Pottering around in some of the dustier corners of the law of contract this morning, I happened on the doctrine of non est factum (“it is not my deed”), a species of mistake I haven’t given any thought to since law school. The doctrine was developed by the English courts to protect those who signed legal documents mistakenly. Where the doctrine applies, a person who mistakenly signs a contract or deed is not bound thereby.
The classic situation involves a blind person who executes a document after it had been incorrectly read to him or her. As well as the blind, the doctrine may protect anyone who – through no fault of their own – has no understanding of the meaning and effects of a document: the ill, the infirm, those of low intelligence, the seriously under-educated, and those unable to understand the language of the document.
In addition, the doctrine may protect those who have been tricked. In one case, it applied where man signed some promissory notes on the basis of a fraudulent misrepresentation that he was witnessing rather than executing them.
The doctrine is rather limited in scope, and rarely appears in the law reports. It won’t protect a negligent or careless signatory, nor one who makes non-fundamental mistake about the nature of the document that he or she is signing. In most cases simple ignorance about the contents of the document will not bring the doctrine into play.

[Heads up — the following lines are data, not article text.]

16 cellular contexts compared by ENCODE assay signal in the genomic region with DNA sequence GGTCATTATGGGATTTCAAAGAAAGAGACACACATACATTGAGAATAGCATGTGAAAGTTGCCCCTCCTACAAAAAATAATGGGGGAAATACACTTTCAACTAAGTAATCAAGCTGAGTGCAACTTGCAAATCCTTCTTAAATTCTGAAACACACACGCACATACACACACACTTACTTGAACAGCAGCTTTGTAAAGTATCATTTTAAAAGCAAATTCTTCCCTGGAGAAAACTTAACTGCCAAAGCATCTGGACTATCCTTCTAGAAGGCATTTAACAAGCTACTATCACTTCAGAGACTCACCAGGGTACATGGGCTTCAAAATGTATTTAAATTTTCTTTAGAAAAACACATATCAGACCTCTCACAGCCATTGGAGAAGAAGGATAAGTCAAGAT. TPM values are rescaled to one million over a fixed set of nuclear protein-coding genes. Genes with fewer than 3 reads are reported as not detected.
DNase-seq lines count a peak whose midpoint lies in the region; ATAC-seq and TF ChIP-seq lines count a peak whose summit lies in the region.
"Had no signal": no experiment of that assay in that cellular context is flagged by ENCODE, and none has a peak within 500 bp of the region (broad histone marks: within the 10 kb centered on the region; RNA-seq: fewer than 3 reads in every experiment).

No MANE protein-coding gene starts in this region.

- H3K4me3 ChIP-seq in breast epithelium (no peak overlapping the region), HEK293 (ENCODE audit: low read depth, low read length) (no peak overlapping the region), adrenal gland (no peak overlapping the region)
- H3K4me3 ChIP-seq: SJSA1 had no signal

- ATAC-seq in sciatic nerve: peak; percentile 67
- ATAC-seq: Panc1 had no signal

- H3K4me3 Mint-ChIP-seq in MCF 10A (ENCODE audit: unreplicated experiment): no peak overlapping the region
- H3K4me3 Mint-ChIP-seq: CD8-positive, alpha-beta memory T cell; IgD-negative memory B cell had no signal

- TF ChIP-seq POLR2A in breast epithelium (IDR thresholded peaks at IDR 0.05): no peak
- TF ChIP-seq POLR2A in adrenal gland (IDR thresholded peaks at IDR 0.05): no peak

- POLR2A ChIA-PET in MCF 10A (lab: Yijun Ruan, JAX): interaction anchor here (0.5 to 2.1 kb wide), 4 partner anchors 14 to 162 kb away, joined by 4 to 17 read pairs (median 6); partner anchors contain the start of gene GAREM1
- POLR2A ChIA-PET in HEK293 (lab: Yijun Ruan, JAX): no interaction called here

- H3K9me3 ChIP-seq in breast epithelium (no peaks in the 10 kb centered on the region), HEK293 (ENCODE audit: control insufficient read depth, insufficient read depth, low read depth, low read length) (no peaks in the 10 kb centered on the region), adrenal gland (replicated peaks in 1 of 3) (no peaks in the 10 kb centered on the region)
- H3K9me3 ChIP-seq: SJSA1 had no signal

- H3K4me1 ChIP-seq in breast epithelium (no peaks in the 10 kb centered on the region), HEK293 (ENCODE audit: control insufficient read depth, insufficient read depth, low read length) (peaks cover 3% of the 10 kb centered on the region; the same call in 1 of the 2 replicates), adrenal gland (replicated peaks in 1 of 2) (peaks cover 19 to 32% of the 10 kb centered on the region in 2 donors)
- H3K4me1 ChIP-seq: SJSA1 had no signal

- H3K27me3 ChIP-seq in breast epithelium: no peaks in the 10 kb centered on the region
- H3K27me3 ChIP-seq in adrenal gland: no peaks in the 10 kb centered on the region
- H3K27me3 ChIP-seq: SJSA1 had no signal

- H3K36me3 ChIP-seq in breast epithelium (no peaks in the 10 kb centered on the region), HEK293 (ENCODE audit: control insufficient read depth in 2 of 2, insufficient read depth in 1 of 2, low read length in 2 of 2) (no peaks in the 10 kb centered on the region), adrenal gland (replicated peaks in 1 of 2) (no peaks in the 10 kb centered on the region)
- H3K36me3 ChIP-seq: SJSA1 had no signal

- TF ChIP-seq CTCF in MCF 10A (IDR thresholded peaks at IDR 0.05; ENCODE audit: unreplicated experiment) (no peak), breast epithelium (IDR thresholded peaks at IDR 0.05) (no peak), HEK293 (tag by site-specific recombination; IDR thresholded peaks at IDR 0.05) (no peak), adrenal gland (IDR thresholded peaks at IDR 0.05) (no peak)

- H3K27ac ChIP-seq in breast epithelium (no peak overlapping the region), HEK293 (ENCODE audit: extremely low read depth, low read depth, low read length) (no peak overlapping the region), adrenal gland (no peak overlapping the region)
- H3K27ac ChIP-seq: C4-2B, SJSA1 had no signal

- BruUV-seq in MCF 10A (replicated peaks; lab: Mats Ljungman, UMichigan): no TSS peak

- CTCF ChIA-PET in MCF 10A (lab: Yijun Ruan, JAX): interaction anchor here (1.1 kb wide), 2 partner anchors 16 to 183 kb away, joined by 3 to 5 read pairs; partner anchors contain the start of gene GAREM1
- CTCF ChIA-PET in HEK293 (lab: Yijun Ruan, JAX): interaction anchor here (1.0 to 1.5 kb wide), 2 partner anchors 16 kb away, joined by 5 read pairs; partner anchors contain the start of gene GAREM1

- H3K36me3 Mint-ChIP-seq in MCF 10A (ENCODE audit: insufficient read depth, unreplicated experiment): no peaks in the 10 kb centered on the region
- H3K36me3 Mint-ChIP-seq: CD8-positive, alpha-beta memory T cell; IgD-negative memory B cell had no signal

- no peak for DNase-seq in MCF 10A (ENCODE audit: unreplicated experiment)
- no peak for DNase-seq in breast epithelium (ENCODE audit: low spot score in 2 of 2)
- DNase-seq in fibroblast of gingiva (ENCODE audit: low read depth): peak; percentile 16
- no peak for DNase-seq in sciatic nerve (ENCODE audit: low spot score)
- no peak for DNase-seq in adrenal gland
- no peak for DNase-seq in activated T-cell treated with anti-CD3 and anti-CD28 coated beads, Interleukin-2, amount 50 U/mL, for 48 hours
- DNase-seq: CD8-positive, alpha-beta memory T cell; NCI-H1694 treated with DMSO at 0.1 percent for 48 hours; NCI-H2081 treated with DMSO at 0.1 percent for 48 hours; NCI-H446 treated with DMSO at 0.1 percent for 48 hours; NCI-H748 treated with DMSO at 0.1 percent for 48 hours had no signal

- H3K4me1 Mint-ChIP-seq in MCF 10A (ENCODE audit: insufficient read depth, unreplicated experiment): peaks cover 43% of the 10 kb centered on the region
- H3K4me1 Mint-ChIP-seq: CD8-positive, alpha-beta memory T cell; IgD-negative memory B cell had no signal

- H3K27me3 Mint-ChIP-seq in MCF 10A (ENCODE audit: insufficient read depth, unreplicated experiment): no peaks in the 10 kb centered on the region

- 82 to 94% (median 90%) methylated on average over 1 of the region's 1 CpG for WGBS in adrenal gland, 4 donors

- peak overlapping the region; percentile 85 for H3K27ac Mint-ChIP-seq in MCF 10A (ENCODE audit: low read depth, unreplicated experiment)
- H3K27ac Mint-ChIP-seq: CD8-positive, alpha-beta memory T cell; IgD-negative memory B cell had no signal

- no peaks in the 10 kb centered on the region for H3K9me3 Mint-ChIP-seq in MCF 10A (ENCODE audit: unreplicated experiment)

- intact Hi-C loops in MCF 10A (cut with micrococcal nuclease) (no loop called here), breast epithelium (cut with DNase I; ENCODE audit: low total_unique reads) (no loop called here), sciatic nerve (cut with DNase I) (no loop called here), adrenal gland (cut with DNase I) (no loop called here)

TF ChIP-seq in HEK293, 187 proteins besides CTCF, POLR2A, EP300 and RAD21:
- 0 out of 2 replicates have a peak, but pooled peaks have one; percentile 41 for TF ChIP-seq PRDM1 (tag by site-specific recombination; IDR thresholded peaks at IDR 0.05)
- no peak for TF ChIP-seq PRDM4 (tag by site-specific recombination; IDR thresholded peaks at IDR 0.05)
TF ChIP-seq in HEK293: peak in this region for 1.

Non est factum has its roots in the late Sixteenth Century. But how might it apply to contracts made over the internet? I think there are a few different issues.
First, it’s not uncommon practice to summarise the terms of an internet contract, to help users understand what they are signing up to. It’s conceivable that the doctrine might apply where there is a grossly misleading summary of the terms – one amounting to a fraudulent misrepresentation. A summary that merely skipped some important feature(s) of the contract would not, I’m think, have the same effect.
Second, users who suffer from some disability that inhibits access to terms and conditions may be able to rely upon the doctrine, particularly where the website operator has not made the document accessible to disabled users. Yet another argument – if one were needed – for ensuring that your websites meet accessibility standards.
Third, those users who are inherently unable to understand the implications of signing up to a document online, whatever the reason, may not be bound thereby. There will be cross-over here with the rules on mental capacity. There’s not a great deal an operator can do about this possibility.
Fourth, the internet is international, and a document that is not in a language known to the user might also be subject to the doctrine. I would speculate that the doctrine would only stretch this far where the user is unable to appreciate the possible implications of signing-up to a foreign language document, and might therefore fall under the above category in any event.
This is all, of course, speculation. If you know of any actual cases where the non est factum doctrine has been applied to a contract entered into online, please let me know.